Palantir settles discrimination suit for $1.7M
Palantir Technologies has agreed to pay $1.7 million to eight people for alleged discrimination against Asian applicants for engineering jobs.
The Labor Department described it as systemic hiring discrimination. The eight people are getting back wages and stock options as well as job offers.
As a government contractor, Palantir is required to comply with Executive Order 11246, which prohibits employment discrimination on the basis of race, color, sex or national origin. The executive order was first signed by President Lyndon Johnson and has been amended several times since then.
“We appreciate Palantir working with us to resolve these issues,” said Thomas Dowd, acting director of the Office of Federal Contract Compliance Programs.
The case stems from 2010 and 2011, when the eight people were denied jobs at the Palo Alto, Calif. company, according to a Los Angeles Times report.
Palantir is not admitting any wrong doing in the settlement. But the case put its various government contracts into jeopardy.
When the Labor Department filed its suit against the company in September, it said that if a resolution wasn’t reached then the department would request that all of the company’s government contracts be cancelled and that it be debarred from entering into future contracts.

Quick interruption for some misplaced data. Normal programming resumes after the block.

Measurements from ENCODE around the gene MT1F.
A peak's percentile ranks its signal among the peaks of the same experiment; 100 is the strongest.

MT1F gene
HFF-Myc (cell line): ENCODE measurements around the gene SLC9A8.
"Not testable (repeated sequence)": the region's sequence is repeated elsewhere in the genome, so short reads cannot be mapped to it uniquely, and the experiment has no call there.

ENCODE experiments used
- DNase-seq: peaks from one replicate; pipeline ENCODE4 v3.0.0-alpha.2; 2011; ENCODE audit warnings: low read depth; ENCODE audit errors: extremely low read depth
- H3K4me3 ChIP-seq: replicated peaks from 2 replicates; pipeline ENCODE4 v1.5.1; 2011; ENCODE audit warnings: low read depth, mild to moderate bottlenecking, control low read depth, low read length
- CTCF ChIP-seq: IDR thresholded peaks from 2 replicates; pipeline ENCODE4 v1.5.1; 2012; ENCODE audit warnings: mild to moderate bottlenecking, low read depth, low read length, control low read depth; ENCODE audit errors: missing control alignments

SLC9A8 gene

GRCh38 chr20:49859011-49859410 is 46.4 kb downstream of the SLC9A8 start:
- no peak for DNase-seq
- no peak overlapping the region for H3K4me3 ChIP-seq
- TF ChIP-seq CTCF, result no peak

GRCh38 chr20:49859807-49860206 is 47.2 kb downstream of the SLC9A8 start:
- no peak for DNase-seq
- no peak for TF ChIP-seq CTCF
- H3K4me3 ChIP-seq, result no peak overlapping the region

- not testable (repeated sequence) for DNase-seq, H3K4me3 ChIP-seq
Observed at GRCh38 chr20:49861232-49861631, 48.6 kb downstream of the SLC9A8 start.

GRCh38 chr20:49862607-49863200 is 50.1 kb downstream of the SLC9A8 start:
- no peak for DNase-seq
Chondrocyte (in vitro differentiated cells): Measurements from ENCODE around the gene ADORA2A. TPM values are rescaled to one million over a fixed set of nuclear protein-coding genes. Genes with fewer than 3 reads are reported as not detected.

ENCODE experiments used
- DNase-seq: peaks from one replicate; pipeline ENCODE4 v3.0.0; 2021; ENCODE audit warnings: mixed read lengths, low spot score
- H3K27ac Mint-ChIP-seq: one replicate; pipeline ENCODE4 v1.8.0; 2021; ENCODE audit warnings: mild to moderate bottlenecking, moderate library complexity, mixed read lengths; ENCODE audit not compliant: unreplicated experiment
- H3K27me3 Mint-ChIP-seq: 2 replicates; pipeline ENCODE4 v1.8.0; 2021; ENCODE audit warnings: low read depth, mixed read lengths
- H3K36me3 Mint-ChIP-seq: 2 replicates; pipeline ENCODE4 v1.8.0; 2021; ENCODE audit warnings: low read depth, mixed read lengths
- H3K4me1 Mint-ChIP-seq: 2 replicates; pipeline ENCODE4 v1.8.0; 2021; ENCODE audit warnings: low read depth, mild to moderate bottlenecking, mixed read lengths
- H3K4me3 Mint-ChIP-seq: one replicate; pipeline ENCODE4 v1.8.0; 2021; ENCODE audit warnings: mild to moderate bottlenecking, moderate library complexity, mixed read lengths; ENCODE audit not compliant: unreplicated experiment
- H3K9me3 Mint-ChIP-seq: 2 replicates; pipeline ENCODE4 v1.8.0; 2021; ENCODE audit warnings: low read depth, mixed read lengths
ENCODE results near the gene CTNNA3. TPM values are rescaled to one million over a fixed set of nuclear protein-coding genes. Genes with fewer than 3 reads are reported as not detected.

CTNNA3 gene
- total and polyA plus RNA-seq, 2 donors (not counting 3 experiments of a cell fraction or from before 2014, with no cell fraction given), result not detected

The Peter Thiel-led company sees the government as a primary market for its data analytics offerings. The Defense Department, CIA and FBI have all used its products.
Palantir also is embroiled in a separate court case with the Army over a procurement system. Palantir has successfully argued in the Court of Federal Claims that the Army is violating federal laws that require the government to look for a commercial solution before building something on their own.
The Army is appealing the court decision involving the Army Distributed Common Ground Systems. The service has spent billions on the project over a decade or more with little result. Palantir claims it has products ready now that can do the job for much less.
Posted by Nick Wakeman on Apr 26, 2017 at 12:25 PM